The music of Death Blues can be best described as ‘maximal’. I know there’s a good deal of debate on that particular word when it comes to music, and that precisely is my aim here — to put some light onto this seemingly baffling phenomenon. First song ‘Are’ starts off as a homage to a non-existent performance of the Tony Conrad/Faust piece ‘From The Side Of Man And Womankind’ by Swans. So what exactly is so ‘maximal’ about that? The seminal film director and painter Daryush Shokof wrote the Maximalist Manifesto back in the 90’s, but that rarely had anything to do with music. By ‘maximal’ here I’m making reference to Zappa, Swans and the delicate link between them. The Mothers of Invention’s output have always been problematic for critics to label; either to call their music psychedelic/prog rock or to dump it in the virtuoso cycle is a grave fallacy. The Mothers incorporated a multitude of — for the lack of better terms — styles and/or genres of music with the ultimate denouement of a sound so rich and organic that it could have seemed too good to be true for many — something acknowledged by Zappa himself, with seeing themselves as parallels of those in the Tod Browning flick “Freaks”. The same factor exists in pretty much everything Michael Gira has done with Swans ever since “Soundtracks For The Blind”; in other words, the people who are surprised by Gira mentioning Mothers as an influence are paying less attention to the point that what Swans have borrowed from the Mothers is not aping their sound, but rather inheriting their bed-ground of maximal music, channeling it their own way.
I mentioned the hypothetical performance of the Tony Conrad/Faust piece by Swans, so if Swans are on the maximal pole; we all know what the Conrad piece is representative of: minimal music. That’s where the postmodern effect comes in: with Death Blues, the music is maximal yet it becomes only possible through the minimal vessel. Here acknowledging the inevitability of death not only acts as to become more present in each moment, but for torpidity and for suspension of the moment in order to realize it thoroughly. The two compositions on “Non-fiction” are ever-evolving and organic within the impending structure of their beat, the element that suspends a great amount of possible groove, acting as a protocol for the different passages of each song. Something in reminiscence of those examples of minimal music that tend to have less to do with drone and noise, and are more classically-influenced; as in Terry Riley’s illustrious “In C”, La Monte Young’s “The Well-Tuned Piano”, or even the William Duckworth piece “The Time Curve Preludes”. For all that, those same compositions betray the beat in a number of times, interrupting and shifting the entire pattern into a new one; as in ‘Are’, everything stops in the middle and the song moves towards a whole deviant landing-place, with a mid-tempo, pseudo-black metal, almost grindcore beat replicating the Dadaist vocal patterns before it.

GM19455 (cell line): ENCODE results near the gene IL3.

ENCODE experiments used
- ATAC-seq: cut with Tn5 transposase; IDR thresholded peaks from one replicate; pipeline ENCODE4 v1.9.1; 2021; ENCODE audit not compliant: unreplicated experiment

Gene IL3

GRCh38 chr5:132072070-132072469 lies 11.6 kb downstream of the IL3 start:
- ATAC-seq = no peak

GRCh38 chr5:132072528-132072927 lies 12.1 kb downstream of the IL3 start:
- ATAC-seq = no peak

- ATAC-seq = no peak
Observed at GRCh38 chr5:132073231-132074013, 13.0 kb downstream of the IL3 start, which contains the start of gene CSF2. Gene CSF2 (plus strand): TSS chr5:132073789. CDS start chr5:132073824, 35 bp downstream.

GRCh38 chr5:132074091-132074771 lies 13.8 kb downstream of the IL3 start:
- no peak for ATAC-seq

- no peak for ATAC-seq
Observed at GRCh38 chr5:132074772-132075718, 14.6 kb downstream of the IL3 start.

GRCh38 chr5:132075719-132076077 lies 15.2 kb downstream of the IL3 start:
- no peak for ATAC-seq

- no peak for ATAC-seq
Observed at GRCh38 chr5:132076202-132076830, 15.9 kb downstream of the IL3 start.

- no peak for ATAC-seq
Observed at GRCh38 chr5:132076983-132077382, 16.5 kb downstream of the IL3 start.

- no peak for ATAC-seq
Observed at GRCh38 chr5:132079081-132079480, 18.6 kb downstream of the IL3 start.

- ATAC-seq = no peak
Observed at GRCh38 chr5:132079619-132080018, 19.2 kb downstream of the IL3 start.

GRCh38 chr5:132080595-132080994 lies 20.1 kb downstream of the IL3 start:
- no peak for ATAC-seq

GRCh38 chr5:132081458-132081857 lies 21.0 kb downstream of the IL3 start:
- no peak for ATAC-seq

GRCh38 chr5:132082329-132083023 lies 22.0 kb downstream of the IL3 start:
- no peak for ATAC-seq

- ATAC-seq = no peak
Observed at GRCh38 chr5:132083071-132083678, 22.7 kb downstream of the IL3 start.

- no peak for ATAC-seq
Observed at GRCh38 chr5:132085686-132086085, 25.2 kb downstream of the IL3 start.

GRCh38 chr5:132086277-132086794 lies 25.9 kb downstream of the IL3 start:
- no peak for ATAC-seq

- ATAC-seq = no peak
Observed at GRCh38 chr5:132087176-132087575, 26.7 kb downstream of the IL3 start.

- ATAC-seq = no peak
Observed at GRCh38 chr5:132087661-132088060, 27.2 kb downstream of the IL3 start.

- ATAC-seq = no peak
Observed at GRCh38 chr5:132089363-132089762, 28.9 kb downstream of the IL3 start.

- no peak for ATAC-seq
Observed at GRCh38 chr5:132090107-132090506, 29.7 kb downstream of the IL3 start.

Sharp, crystal-clear production is what some noise rock fans dislike and some embrace. And on “Non-fiction”, precision and clarity is what matters. Mueller seems, more than any time before, to be concerned about things that Harry Pussy fans or Mainliner fans not only don’t care about but are in the habit of escaping them as well, and so Death Blues’ brand of noise rock can be read to be closer to that of Oxbow, Shellac, Swans or even Rhys Chatham’s: it is heavily organized and orchestrated, and so the given label “multi-disciplinary” is not far from truth. The hammered guitars, the tribal beats, the rock beats and the nonsensical vocal lines all come together to create an organized chaos, and their triumph can be felt just after the first ten minutes.
“Non-fiction”, no matter how short — running around 34 minutes — is one hell of a listen and for sure makes you crave for more enthralling in your finite existence, more sonic re-definitions of your reality and unreality, and more Death Blues; for John Fahey might have left us, but there’s more to Death and to Blues. Purchase the digital version here. Pre-order the record (on vinyl) here. Stream the album in its entirety:
Check out the performance of ‘Impermanence’, a track from Mueller’s 2013 release “Death Blues”: